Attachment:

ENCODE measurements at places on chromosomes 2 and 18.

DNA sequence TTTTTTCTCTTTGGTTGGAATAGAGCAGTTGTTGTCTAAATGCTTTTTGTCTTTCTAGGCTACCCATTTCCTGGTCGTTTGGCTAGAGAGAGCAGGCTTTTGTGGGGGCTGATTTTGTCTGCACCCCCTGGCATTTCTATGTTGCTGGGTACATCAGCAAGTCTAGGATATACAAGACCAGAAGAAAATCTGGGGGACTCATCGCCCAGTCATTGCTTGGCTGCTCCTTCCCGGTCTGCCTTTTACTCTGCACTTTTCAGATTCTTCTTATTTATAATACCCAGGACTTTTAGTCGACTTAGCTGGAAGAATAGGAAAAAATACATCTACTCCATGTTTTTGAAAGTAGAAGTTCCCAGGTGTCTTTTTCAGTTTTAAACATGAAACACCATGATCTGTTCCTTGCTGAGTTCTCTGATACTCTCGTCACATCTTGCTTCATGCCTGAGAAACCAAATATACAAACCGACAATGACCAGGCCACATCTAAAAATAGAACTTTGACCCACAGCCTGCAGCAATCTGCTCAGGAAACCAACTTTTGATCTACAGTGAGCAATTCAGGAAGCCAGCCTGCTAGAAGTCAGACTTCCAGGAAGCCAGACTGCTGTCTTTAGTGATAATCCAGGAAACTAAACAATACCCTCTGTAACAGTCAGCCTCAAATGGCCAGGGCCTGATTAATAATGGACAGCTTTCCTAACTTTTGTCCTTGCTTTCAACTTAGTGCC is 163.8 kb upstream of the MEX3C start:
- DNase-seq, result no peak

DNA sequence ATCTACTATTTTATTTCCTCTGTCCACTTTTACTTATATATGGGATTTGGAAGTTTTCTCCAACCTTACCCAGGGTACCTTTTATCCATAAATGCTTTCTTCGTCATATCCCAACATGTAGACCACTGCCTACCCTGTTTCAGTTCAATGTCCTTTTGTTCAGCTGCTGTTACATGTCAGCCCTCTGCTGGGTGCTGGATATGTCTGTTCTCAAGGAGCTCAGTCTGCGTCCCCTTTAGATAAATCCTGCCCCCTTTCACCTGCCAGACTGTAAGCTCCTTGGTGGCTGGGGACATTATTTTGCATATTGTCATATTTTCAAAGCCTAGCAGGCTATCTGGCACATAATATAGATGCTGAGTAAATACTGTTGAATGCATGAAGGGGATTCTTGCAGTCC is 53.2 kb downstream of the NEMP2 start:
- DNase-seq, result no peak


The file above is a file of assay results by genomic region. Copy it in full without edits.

ENCODE measurements at places on chromosomes 2 and 18.

DNA sequence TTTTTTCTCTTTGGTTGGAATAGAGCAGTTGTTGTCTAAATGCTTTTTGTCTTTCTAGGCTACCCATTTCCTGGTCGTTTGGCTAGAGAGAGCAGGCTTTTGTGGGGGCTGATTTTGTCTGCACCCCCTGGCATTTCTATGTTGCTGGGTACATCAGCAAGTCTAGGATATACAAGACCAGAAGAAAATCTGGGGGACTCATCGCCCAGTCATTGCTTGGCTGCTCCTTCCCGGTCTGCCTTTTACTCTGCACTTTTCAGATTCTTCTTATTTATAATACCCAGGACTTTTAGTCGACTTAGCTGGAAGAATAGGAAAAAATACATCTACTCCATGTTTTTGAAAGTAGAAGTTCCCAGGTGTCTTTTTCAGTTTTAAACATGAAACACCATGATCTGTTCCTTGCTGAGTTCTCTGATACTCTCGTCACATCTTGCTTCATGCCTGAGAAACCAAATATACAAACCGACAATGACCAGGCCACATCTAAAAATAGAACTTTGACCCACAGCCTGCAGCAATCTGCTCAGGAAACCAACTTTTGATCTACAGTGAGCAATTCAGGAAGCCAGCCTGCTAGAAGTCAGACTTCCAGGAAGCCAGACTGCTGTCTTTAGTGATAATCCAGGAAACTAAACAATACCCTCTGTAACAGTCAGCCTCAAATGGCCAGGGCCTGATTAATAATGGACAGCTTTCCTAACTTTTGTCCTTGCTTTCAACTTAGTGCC is 163.8 kb upstream of the MEX3C start:
- DNase-seq, result no peak

DNA sequence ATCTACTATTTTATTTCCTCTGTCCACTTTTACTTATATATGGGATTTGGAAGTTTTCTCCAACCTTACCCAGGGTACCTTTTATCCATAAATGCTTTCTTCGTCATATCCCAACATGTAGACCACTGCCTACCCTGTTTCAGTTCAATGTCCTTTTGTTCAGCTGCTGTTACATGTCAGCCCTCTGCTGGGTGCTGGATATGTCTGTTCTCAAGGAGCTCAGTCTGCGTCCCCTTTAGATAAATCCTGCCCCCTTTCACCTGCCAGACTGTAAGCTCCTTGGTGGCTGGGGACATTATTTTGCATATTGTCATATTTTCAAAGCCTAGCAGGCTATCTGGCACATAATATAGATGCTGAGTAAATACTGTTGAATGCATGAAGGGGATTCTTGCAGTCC is 53.2 kb downstream of the NEMP2 start:
- DNase-seq, result no peak